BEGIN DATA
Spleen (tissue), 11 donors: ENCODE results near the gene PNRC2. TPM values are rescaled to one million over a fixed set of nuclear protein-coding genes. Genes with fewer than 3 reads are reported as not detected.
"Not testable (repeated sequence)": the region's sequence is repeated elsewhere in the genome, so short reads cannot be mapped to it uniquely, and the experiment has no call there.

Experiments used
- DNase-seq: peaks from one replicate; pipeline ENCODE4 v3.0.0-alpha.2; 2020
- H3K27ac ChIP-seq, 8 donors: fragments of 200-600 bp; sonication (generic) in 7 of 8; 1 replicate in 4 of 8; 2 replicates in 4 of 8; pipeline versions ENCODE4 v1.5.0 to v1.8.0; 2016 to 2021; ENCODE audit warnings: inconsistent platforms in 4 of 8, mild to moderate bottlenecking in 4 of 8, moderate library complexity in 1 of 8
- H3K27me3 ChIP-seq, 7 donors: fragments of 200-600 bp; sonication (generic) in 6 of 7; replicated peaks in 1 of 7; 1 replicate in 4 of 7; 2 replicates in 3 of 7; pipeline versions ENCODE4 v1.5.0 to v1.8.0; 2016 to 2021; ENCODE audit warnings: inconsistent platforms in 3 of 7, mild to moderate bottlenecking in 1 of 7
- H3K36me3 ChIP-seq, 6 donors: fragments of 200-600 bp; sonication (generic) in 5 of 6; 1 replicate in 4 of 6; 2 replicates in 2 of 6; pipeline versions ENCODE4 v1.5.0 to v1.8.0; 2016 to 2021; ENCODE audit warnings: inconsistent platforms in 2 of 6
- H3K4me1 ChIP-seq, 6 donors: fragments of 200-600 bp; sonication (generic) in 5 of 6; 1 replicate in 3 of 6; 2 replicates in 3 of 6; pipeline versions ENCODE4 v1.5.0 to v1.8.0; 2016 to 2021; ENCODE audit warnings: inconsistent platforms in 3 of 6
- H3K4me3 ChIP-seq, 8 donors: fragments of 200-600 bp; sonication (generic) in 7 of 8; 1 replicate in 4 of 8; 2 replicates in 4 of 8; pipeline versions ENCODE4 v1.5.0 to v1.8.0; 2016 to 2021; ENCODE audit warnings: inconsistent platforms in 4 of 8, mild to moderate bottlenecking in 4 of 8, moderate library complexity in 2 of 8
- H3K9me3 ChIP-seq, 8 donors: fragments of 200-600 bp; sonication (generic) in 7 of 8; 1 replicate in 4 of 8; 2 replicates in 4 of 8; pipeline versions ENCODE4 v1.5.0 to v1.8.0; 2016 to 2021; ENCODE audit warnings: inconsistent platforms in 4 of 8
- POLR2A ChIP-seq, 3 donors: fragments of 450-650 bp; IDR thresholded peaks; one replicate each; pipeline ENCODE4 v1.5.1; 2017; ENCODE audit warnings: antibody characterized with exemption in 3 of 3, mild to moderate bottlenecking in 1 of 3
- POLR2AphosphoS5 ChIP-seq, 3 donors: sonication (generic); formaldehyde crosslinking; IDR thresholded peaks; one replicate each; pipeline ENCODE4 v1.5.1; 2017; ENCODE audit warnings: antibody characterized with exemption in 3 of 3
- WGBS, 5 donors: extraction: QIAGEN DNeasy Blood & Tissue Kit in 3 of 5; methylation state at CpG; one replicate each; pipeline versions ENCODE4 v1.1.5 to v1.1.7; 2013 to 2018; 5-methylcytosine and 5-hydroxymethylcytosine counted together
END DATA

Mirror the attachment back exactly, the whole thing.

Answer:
Spleen (tissue), 11 donors: ENCODE results near the gene PNRC2. TPM values are rescaled to one million over a fixed set of nuclear protein-coding genes. Genes with fewer than 3 reads are reported as not detected.
"Not testable (repeated sequence)": the region's sequence is repeated elsewhere in the genome, so short reads cannot be mapped to it uniquely, and the experiment has no call there.

Experiments used
- DNase-seq: peaks from one replicate; pipeline ENCODE4 v3.0.0-alpha.2; 2020
- H3K27ac ChIP-seq, 8 donors: fragments of 200-600 bp; sonication (generic) in 7 of 8; 1 replicate in 4 of 8; 2 replicates in 4 of 8; pipeline versions ENCODE4 v1.5.0 to v1.8.0; 2016 to 2021; ENCODE audit warnings: inconsistent platforms in 4 of 8, mild to moderate bottlenecking in 4 of 8, moderate library complexity in 1 of 8
- H3K27me3 ChIP-seq, 7 donors: fragments of 200-600 bp; sonication (generic) in 6 of 7; replicated peaks in 1 of 7; 1 replicate in 4 of 7; 2 replicates in 3 of 7; pipeline versions ENCODE4 v1.5.0 to v1.8.0; 2016 to 2021; ENCODE audit warnings: inconsistent platforms in 3 of 7, mild to moderate bottlenecking in 1 of 7
- H3K36me3 ChIP-seq, 6 donors: fragments of 200-600 bp; sonication (generic) in 5 of 6; 1 replicate in 4 of 6; 2 replicates in 2 of 6; pipeline versions ENCODE4 v1.5.0 to v1.8.0; 2016 to 2021; ENCODE audit warnings: inconsistent platforms in 2 of 6
- H3K4me1 ChIP-seq, 6 donors: fragments of 200-600 bp; sonication (generic) in 5 of 6; 1 replicate in 3 of 6; 2 replicates in 3 of 6; pipeline versions ENCODE4 v1.5.0 to v1.8.0; 2016 to 2021; ENCODE audit warnings: inconsistent platforms in 3 of 6
- H3K4me3 ChIP-seq, 8 donors: fragments of 200-600 bp; sonication (generic) in 7 of 8; 1 replicate in 4 of 8; 2 replicates in 4 of 8; pipeline versions ENCODE4 v1.5.0 to v1.8.0; 2016 to 2021; ENCODE audit warnings: inconsistent platforms in 4 of 8, mild to moderate bottlenecking in 4 of 8, moderate library complexity in 2 of 8
- H3K9me3 ChIP-seq, 8 donors: fragments of 200-600 bp; sonication (generic) in 7 of 8; 1 replicate in 4 of 8; 2 replicates in 4 of 8; pipeline versions ENCODE4 v1.5.0 to v1.8.0; 2016 to 2021; ENCODE audit warnings: inconsistent platforms in 4 of 8
- POLR2A ChIP-seq, 3 donors: fragments of 450-650 bp; IDR thresholded peaks; one replicate each; pipeline ENCODE4 v1.5.1; 2017; ENCODE audit warnings: antibody characterized with exemption in 3 of 3, mild to moderate bottlenecking in 1 of 3
- POLR2AphosphoS5 ChIP-seq, 3 donors: sonication (generic); formaldehyde crosslinking; IDR thresholded peaks; one replicate each; pipeline ENCODE4 v1.5.1; 2017; ENCODE audit warnings: antibody characterized with exemption in 3 of 3
- WGBS, 5 donors: extraction: QIAGEN DNeasy Blood & Tissue Kit in 3 of 5; methylation state at CpG; one replicate each; pipeline versions ENCODE4 v1.1.5 to v1.1.7; 2013 to 2018; 5-methylcytosine and 5-hydroxymethylcytosine counted together